F35 assembly Lockheed Martin
Lockheed Martin crews in Fort Worth, Texas, begin work assembly work on an F-35 Lightning II Joint Strike Fighter jet.

Lockheed Hiring to Keep Up with F-35 Production Rate

OEM says 2018 production rates are on target, have led to 1,800 new jobs, and 400 more to come

Despite criticisms about the F-35 Lightning II program, Lockheed Martin Corp. announced it has successfully met production goals and plans to add 400 workers in order to support increased production levels for the fighter-jet program. That detail followed Lockheed’s report that it has hired over 1,800 new employees to support the F-35 program since January 2017.

The announcements were made in connection with a White House event, Made in America Day, which highlighted a wide range of products manufactured domestically.

Earlier this month, Lockheed announced a new program to provide employees with better training opportunities, responding to President Trump’s new National Council for the American Worker program with new internships, continuing education, on-the-job training, and “re-skilling."

Lockheed Martin is the primary contractor for the F-35, a single-engine, aircraft designed for ground attack and combat, and deployed by the U.S. Air Force, U.S. Navy, and U.S. Marine Corps, and the defense forces of multiple allied nations.

"The F-35 is an iconic product that represents the best of U.S. innovation, technology leadership, and advanced manufacturing," stated Lockheed chairman Marillyn Hewson. "The program supports 194,000 direct and indirect jobs nationwide, and as we ramp up production we are creating even more opportunities for American workers. The men and women who participate in the F-35 program take pride in delivering unmatched, fifth-generation capabilities to the U.S. military and our allies around the world."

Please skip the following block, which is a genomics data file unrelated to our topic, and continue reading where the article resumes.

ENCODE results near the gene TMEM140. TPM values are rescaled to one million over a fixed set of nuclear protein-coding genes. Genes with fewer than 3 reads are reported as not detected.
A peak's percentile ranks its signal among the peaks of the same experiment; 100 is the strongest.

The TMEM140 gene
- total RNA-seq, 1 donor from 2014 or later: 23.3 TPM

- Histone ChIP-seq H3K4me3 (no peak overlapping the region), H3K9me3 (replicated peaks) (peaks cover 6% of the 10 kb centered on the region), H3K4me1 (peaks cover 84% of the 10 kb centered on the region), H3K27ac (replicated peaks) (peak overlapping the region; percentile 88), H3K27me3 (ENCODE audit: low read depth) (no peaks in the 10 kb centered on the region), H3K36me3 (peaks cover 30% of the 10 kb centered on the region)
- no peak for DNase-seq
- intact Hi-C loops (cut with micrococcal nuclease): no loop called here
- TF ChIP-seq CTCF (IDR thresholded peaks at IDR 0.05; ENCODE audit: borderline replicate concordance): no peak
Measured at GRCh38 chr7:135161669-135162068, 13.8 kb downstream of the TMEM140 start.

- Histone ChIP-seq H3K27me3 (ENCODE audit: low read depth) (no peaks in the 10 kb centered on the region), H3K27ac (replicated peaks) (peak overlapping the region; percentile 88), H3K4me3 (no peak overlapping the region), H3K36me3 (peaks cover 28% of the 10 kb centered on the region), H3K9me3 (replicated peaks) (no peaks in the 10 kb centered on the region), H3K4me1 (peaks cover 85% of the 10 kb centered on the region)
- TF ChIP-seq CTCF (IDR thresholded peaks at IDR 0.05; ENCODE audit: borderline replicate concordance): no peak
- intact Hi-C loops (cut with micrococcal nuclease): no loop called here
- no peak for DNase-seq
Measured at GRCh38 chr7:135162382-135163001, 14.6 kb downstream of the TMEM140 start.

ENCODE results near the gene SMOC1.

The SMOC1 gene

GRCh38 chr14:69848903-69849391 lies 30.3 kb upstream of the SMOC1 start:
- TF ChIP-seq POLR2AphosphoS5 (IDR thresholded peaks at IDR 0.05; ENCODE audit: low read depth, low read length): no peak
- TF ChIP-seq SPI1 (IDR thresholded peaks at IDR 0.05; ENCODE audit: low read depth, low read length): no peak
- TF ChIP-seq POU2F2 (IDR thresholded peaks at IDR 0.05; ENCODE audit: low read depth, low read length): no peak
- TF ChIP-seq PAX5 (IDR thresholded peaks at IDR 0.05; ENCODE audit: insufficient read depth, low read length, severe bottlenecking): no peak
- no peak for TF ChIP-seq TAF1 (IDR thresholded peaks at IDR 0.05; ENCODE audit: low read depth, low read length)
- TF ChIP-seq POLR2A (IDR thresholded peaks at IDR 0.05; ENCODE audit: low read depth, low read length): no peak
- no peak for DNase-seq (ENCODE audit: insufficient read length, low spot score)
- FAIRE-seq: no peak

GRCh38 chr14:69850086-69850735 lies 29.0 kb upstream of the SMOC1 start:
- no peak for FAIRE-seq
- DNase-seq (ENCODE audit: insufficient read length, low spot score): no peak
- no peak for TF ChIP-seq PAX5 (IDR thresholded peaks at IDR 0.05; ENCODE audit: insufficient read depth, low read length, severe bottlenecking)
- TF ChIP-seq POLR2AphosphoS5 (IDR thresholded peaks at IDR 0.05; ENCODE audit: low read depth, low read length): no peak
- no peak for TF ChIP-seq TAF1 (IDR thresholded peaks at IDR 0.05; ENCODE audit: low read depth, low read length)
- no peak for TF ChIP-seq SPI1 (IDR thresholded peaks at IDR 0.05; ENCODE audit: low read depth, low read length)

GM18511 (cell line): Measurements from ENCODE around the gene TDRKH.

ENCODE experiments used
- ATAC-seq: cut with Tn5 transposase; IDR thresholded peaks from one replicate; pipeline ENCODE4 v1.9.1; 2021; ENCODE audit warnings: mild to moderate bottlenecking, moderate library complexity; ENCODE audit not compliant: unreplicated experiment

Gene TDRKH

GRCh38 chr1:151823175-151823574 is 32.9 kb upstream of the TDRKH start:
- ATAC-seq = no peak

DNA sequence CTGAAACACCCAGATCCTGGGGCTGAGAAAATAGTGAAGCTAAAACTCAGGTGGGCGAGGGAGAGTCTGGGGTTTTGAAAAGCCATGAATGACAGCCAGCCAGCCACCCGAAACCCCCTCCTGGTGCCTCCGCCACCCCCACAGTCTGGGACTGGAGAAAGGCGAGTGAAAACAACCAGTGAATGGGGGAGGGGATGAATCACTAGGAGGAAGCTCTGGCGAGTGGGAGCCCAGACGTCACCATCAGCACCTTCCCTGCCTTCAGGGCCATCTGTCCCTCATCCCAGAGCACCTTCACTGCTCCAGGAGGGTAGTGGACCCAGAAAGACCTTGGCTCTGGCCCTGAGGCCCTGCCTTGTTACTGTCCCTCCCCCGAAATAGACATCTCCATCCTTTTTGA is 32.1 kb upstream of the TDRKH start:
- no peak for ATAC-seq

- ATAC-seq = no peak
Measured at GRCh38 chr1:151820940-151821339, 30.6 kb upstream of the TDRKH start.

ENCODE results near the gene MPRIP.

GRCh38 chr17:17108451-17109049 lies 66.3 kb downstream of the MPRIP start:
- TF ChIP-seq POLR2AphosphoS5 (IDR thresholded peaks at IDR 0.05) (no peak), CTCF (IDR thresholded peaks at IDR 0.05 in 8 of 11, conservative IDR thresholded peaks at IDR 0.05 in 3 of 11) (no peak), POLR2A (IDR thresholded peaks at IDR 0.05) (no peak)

The F-35 program has been beset with delays and is routinely criticized by Congressional and Defense Dept. critics for its long pattern of cost overruns.

Reportedly, F-35 unit costs range from $94.6 million for F-35A to $121.8 million for the F-35C and $122.8 million for the F-35B. However, Lockheed Martin noted it has implemented cost-saving initiatives and significantly reduced costs, and that production rate increases will reduce unit costs further.

It stated F-35 unit costs have declined by over 60% since the first production lot, and that the program is on track to reduce the cost of an F-35A to $80 million by 2020.

To date, according to Lockheed, about 310 F-35s have been delivered, among more than 3,000 aircraft anticipated over the current life of the program. The OEM added that it met its 2017 delivery target of 66 aircraft, an over 40% increase from 2016. In 2018, it is on track to deliver 91 aircraft, and is preparing to increase annual production volumes toward 160 aircraft annually in 2023.

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